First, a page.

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Astron. Astrophys. 360, 65-75 (2000)

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Three-year VLBI monitoring of PKS 0420-014

S. Britzen 1,2, A. Witzel 1, T.P. Krichbaum 1, R.M. Campbell 3, S.J. Wagner 4 and S.J. Qian 1,5

1 Max-Planck-Institut für Radioastronomie, Auf dem Hügel 69, 53115 Bonn, Germany
2 Present address: Netherlands Foundation for Research in Astronomy, Oude Hoogeveensedijk 4, 7991 PD Dwingeloo, The Netherlands
3 Joint Institute for VLBI in Europe, Oude Hoogeveensedijk 4, 7991 PD Dwingeloo, The Netherlands
4 Landessternwarte Königstuhl, 69117 Heidelberg, Germany
5 Beijing Astronomical Observatory, Chinese Academy of Sciences, Beijing 10080, P.R. China

Received 1 November 1999 / Accepted 15 May 2000


We present nine 3.6-cm VLBI observations of the optically violent variable (OVV) flat-spectrum radio quasar PKS 0420-014 taken over a period of three years (1989.32-1992.48); we also show a VLBI map from observations at 43 GHz in 1992.4. We trace jet evolution and variability with individual components. We find superluminal motion with [FORMULA] 2-14c for five jet components. Components ejected more recently seem to separate faster from the core. All jet components follow one common curved path within the jet. In addition to presenting the results of the VLBI monitoring, we discuss a possible correlation between component ejection and outbursts seen in the radio/optical/gamma-ray regimes. The ejection of several jet components can be linked to flares in the cm-light curves; the most recently ejected component appeared shortly before a simultaneous radio/optical/gamma-ray flaring. Our results are in agreement with the predictions of the lighthouse model of Camenzind & Krockenberger (1992), which explains the observed optical flaring. We introduce an alternative model involving a precessing binary black hole.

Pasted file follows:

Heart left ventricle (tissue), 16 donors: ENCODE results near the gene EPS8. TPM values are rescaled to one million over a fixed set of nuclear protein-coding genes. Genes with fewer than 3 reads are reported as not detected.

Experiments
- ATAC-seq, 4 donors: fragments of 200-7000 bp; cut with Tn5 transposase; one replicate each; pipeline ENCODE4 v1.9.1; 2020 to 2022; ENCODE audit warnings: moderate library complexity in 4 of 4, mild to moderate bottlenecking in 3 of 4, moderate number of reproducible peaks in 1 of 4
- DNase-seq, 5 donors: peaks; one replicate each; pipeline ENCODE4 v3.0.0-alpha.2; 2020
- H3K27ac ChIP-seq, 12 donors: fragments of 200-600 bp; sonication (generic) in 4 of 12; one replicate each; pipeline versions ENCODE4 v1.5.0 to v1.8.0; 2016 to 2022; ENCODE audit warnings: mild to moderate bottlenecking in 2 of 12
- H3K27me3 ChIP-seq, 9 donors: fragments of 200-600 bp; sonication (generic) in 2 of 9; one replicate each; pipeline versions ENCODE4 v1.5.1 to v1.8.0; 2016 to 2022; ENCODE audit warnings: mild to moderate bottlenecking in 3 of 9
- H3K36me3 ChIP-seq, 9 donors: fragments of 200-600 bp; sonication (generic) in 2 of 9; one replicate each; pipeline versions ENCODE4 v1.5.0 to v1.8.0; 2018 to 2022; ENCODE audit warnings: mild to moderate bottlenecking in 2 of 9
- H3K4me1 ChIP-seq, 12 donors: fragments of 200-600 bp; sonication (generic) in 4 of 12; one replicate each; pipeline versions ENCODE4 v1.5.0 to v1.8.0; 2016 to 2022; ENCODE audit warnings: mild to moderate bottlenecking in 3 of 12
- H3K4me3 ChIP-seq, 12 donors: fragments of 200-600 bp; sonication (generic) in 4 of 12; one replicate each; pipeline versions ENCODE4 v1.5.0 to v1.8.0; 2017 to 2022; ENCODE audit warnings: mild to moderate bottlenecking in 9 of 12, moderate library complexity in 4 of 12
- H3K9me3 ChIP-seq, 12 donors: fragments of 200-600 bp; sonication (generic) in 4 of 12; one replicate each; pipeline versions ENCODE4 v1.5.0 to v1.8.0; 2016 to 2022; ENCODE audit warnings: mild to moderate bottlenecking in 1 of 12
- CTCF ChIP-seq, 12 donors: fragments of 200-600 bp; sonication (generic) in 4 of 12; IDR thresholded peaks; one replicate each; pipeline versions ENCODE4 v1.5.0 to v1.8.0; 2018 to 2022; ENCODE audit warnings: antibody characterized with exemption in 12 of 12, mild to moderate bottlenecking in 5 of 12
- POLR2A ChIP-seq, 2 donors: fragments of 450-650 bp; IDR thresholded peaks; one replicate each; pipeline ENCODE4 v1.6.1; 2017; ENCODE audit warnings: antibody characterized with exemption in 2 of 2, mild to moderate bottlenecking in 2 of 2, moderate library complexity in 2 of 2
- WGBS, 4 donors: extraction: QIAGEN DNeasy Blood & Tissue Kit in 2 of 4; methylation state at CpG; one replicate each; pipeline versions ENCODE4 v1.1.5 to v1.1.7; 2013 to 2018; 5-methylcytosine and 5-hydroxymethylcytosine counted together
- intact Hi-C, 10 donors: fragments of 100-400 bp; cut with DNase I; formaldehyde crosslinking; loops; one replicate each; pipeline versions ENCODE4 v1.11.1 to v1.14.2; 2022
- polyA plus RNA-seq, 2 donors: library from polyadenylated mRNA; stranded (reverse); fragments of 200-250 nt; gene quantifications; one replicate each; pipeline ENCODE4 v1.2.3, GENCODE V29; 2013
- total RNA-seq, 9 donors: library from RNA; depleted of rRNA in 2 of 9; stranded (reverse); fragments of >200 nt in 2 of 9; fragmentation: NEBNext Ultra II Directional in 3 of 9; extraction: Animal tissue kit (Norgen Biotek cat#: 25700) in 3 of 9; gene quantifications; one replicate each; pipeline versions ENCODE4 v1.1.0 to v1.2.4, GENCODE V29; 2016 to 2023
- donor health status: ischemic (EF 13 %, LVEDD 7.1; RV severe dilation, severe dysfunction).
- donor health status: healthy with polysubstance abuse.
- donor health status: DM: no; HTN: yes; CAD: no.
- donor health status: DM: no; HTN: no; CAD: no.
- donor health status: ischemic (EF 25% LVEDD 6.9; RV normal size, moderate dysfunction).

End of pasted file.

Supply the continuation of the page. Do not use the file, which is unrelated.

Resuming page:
Key words: techniques: interferometric – galaxies: quasars: individual: PKS 0420-014 – radio continuum: galaxies – gamma rays: theory

Send offprint requests to: S. Britzen (britzen@nfra.nl)

© European Southern Observatory (ESO) 2000

Online publication: July 27, 2000